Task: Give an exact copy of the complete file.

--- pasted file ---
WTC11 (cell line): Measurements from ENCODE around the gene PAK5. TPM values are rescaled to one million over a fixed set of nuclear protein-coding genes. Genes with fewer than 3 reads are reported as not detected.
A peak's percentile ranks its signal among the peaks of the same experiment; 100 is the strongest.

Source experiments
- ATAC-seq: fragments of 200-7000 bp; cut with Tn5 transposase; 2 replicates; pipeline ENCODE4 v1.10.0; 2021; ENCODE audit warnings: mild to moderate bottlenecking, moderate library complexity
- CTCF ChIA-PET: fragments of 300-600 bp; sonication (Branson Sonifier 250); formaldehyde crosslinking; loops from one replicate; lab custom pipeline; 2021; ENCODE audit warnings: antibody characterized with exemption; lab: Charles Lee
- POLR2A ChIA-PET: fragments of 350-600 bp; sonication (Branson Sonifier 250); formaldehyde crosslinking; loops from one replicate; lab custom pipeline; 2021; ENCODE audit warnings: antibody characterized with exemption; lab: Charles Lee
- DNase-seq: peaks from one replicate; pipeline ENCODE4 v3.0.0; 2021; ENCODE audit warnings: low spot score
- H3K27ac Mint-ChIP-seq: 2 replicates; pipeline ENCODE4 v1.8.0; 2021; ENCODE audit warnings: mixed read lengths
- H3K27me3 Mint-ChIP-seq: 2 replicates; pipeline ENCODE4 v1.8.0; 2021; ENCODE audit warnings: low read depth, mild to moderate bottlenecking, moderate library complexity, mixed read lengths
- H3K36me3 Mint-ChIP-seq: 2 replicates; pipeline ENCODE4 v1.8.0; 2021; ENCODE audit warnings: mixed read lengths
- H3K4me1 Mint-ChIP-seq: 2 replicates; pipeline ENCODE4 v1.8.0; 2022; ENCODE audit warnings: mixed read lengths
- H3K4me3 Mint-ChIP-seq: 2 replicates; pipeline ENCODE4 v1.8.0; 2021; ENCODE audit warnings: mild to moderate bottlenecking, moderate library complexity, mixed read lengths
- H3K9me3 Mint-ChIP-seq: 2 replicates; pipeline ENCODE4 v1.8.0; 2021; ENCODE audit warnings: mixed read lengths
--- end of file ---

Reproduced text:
WTC11 (cell line): Measurements from ENCODE around the gene PAK5. TPM values are rescaled to one million over a fixed set of nuclear protein-coding genes. Genes with fewer than 3 reads are reported as not detected.
A peak's percentile ranks its signal among the peaks of the same experiment; 100 is the strongest.

Source experiments
- ATAC-seq: fragments of 200-7000 bp; cut with Tn5 transposase; 2 replicates; pipeline ENCODE4 v1.10.0; 2021; ENCODE audit warnings: mild to moderate bottlenecking, moderate library complexity
- CTCF ChIA-PET: fragments of 300-600 bp; sonication (Branson Sonifier 250); formaldehyde crosslinking; loops from one replicate; lab custom pipeline; 2021; ENCODE audit warnings: antibody characterized with exemption; lab: Charles Lee
- POLR2A ChIA-PET: fragments of 350-600 bp; sonication (Branson Sonifier 250); formaldehyde crosslinking; loops from one replicate; lab custom pipeline; 2021; ENCODE audit warnings: antibody characterized with exemption; lab: Charles Lee
- DNase-seq: peaks from one replicate; pipeline ENCODE4 v3.0.0; 2021; ENCODE audit warnings: low spot score
- H3K27ac Mint-ChIP-seq: 2 replicates; pipeline ENCODE4 v1.8.0; 2021; ENCODE audit warnings: mixed read lengths
- H3K27me3 Mint-ChIP-seq: 2 replicates; pipeline ENCODE4 v1.8.0; 2021; ENCODE audit warnings: low read depth, mild to moderate bottlenecking, moderate library complexity, mixed read lengths
- H3K36me3 Mint-ChIP-seq: 2 replicates; pipeline ENCODE4 v1.8.0; 2021; ENCODE audit warnings: mixed read lengths
- H3K4me1 Mint-ChIP-seq: 2 replicates; pipeline ENCODE4 v1.8.0; 2022; ENCODE audit warnings: mixed read lengths
- H3K4me3 Mint-ChIP-seq: 2 replicates; pipeline ENCODE4 v1.8.0; 2021; ENCODE audit warnings: mild to moderate bottlenecking, moderate library complexity, mixed read lengths
- H3K9me3 Mint-ChIP-seq: 2 replicates; pipeline ENCODE4 v1.8.0; 2021; ENCODE audit warnings: mixed read lengths